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Sweet sipping

By Mike Peters ( China Daily ) Updated: 2015-11-10 07:39:16

Sweet sipping

[Photo provided to China Daily]

Developing fans for whisky has been a key mission of the Johnnie Walker Houses since the first one opened in Shanghai in 2011 and the second in Beijing's Qianmen area a year later. While the lavishly furnished interior entices with exclusivity, the dining room and bar have evolved into semi-private facilities where the public, not just members, can come to enjoy tastings and fine food. In a new promotion titled "Joy will take you further", an introductory Joy membership gets you a bottle of Blue, Sunday brunch for two and some mentored whisky-tasting. Full-fledged members, or "patrons" pay 50,000, 280,000 or 800,000 yuan on account for different levels of privileges that include member pricing, members-only special events with celebrities, and storage lockers. Top-level patrons can ask the Scotland distillery's current master blender, Jim Beveridge, to come to Beijing and craft a signature blend of whisky to their individual taste.

To get to the restaurant and bar areas, we pass through a gallery of special-edition bottles, including three elegant beauties in blue-and-white porcelain filled with cask-strength whisky, glass bottles embossed with gold dragons, snakes and rams to mark Chinese New Year, and other bottles specially made for visiting celebrities. Off to one side, there is a big tasting room, where members can sit with an expert to explore the fruity-to-smoky gamut of premium scotches.

Beyond the food and beverage, the retail store and the patron services, Kistler says, the house is about education and experience-the storytelling behind Scotch whisky, John Walker and Sons in particular.

The most widely distributed blended Scotch whisky in the world, its founder and first master blender set up shop as a grocer in Kilmarnock, Scotland, in 1820, and started blending whisky soon after. John's son Alexander introduced the iconic square bottle in 1860, which allowed more bottles to fit the same space and resulted in fewer broken bottles during shipping and handling. The other identifying characteristic of the brand's bottle, the label, sits at a pert angle of 24 degrees, so the text could be made larger and more visible.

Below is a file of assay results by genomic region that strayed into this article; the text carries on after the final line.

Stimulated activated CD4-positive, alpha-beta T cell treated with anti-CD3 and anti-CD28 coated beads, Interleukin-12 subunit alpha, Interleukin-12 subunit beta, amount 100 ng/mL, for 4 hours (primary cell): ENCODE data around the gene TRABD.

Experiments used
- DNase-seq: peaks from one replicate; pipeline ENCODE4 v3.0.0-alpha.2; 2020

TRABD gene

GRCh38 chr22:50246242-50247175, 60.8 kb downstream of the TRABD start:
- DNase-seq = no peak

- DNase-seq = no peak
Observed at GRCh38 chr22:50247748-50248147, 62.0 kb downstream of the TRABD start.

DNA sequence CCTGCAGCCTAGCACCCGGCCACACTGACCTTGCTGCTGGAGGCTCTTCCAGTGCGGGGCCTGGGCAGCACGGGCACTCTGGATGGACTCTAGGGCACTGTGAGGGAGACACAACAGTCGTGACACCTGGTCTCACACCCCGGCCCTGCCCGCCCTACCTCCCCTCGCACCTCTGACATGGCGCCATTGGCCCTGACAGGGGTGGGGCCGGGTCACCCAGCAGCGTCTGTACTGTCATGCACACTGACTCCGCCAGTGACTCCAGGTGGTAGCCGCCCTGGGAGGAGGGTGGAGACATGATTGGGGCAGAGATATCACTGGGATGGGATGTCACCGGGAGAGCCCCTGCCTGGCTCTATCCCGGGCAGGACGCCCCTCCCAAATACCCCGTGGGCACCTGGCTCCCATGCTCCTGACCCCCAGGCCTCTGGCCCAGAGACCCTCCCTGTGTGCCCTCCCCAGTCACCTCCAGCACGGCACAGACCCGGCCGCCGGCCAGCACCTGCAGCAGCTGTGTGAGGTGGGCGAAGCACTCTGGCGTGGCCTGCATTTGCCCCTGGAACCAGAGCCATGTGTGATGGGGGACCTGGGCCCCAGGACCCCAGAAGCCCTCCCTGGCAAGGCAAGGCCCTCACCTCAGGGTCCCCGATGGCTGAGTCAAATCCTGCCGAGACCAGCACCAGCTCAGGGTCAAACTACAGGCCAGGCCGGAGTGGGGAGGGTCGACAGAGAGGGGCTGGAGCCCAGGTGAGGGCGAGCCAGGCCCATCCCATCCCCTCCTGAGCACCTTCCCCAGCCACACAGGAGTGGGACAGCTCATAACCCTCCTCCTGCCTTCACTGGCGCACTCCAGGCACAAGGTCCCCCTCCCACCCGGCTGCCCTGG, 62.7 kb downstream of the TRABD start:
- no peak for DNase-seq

Today, the brand sells more than 100 million bottles around the world annually under its corporate parent Diageo, whose brands also include Guinness and Shui Jing Fang, the Chinese baijiu distillery. Like many multinational drinks firms, Diageo has seen its profits take a significant knock since the Chinese government's campaign against extravagance and gifting was launched in 2012.

This spring Sam Fischer, Diageo's Africa and Asia Pacific president, said despite the clampdown, the region has strong potential for mid-to long-term growth, with improvements expected in the first half of fiscal 2016.

"While I don't expect to see baijiu and Scotch rebound quickly," he said in a February conference call to media, "I do remain confident in China in the medium to long-term.

"GDP is expected to grow at 6 to 7 percent CAGR in the next five years, and the number of affluent consumers is expected to more than double by 2020."

That confidence and commitment to the region, Kistler says, is reflected in the company's establishment of the Johnnie Walker House here-with siblings in Shanghai, Chengdu and Seoul. As we work our way through brunch-which started with a delicate trout mousse and ends with "Eton mess", a colorful pileup of meringue and fruit with a fun story behind the name-it's easy to savor confidence in good times ahead.

If you go

Johnnie Walker House Building F, 23 Qianmen Dong Daijie; www.johnniewalker.com.cn; 010-6526-0609.

 

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